How Office Space Affects Team Member Collaboration
Collaboration is an essential element of an effective agile team. One thing that affects how well teams can collaborate is the structure of an organization. Thomas Allen described a model for this in 2001. Physical office space plays an important organizational role, and the merits of open-space versus closed-space offices is a common topic of conversation and speculation, judging from the research on this topic.
The value of open spaces seems to be a point of discussion in the offices of Fast Company, as reflected in a series of articles that go back and forth on the goodness and badness of open offices. In the first article, Jason Feifer tries to make a case that open offices reduce productivity and actually reduce interaction.
In a subsequent article, Anjali Mullany makes a case that it is the company's office doors that make interaction difficult, and introverts actually suffer more because of this. Mullany’s argument seems more reasonable; she points out that the real question shouldn't be centered on open or closed offices, it’s how you design them.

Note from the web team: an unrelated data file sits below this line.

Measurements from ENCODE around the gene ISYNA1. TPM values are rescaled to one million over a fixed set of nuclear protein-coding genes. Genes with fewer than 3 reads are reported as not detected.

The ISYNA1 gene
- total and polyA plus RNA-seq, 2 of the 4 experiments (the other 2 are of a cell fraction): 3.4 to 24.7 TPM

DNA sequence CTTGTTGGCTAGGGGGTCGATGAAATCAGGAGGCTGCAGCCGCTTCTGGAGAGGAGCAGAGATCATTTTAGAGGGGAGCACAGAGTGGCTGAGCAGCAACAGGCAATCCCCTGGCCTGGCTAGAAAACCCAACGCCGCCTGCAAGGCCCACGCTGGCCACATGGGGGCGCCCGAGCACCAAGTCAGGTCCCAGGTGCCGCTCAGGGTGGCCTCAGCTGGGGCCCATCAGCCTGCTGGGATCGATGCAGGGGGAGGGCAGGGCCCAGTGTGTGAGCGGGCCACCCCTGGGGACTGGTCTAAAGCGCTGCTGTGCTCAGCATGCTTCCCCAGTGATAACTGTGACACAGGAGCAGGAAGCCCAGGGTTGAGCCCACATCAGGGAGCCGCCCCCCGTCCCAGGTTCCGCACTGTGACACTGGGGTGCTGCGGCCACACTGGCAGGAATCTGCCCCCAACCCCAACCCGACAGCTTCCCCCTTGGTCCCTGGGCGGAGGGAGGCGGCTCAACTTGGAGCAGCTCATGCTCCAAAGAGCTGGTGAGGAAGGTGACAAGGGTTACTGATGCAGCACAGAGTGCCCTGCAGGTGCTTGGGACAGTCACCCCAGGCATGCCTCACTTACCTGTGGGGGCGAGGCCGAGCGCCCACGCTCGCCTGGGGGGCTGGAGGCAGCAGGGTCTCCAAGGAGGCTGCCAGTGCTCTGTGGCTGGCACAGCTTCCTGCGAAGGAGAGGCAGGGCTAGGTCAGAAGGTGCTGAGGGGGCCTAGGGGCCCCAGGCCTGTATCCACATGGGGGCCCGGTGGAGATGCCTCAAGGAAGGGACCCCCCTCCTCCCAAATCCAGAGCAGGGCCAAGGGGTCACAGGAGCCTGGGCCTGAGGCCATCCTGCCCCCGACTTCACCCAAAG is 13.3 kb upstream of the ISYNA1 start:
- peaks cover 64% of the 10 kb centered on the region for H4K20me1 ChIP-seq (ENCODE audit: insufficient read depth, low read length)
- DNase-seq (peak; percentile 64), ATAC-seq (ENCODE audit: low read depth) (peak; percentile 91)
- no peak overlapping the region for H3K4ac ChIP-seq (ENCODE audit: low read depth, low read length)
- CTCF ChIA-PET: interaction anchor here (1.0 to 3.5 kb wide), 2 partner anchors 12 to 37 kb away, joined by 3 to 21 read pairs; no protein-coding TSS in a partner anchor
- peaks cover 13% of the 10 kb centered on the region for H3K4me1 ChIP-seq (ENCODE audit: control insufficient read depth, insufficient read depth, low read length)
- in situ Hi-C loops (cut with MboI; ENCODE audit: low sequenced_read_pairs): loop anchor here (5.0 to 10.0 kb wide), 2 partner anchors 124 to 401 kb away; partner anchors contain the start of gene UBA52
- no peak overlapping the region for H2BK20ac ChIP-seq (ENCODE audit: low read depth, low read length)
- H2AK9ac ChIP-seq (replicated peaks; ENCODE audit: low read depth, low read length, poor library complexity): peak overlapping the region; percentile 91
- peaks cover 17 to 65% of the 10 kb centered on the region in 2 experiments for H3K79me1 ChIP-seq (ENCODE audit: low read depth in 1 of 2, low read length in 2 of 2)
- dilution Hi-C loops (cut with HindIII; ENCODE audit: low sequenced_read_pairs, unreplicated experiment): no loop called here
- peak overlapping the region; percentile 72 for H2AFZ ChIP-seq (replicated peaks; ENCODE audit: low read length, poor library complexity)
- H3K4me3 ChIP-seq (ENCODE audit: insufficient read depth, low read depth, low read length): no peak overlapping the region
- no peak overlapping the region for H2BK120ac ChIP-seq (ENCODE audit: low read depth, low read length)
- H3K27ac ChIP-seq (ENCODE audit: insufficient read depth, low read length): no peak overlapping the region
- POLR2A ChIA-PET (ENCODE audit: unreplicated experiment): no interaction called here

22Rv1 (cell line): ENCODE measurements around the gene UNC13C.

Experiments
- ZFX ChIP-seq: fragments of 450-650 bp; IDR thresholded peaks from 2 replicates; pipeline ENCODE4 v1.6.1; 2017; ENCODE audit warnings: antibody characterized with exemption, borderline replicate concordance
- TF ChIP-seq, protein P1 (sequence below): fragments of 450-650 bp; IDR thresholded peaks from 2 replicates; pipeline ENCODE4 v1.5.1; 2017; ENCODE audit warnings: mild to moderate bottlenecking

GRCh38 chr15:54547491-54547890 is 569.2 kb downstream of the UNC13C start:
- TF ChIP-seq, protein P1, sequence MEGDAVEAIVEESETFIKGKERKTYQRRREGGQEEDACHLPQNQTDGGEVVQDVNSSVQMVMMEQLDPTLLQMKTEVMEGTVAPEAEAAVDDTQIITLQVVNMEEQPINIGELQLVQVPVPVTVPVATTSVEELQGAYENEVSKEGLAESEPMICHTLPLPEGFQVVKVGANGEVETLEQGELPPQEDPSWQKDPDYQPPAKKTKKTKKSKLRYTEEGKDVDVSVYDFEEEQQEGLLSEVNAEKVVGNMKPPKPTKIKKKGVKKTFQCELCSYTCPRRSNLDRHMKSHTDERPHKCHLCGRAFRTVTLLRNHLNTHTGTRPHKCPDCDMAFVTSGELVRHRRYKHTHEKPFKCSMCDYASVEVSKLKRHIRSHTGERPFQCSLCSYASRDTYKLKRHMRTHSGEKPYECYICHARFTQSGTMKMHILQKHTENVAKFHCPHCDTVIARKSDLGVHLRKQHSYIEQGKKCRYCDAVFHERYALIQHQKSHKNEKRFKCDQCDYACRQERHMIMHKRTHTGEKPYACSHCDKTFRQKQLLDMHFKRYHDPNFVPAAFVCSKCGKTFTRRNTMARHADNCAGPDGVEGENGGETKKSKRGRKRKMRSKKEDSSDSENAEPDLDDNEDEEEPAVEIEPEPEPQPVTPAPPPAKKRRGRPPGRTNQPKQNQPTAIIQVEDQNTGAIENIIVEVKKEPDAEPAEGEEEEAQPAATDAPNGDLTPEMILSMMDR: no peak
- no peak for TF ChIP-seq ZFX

Mullany advocates for a mix of spaces, with the whole office designed with a goal in mind. And, she points out an obvious fact that most space designers seem to ignore: cubicle walls that you can’t see over are just bad as they only give an illusion of acoustic privacy.
Throughout both Fast Company articles is the question of the role of electronic versus face-to-face communication. Glen Hiemstra points out the seemingly obvious fact that teams need a mix of communication media for different types of tasks.
Again, this isn’t a new finding. Research from 2000 pointed out that distance communication isn’t ideal and, where unavoidable, can be improved by forming connections between teams via face-to face visits.
Balancing the different constraints when allocating office space is tricky, and there is no one right answer. When making major layout decisions, the best approach seems to be to engage the people who will be working in the space and allow for a mix of spaces that enables the different types of interactions that teams need.
Does your office layout work for your team? Who made the decisions about how and where people sit? Share your experiences in the comments.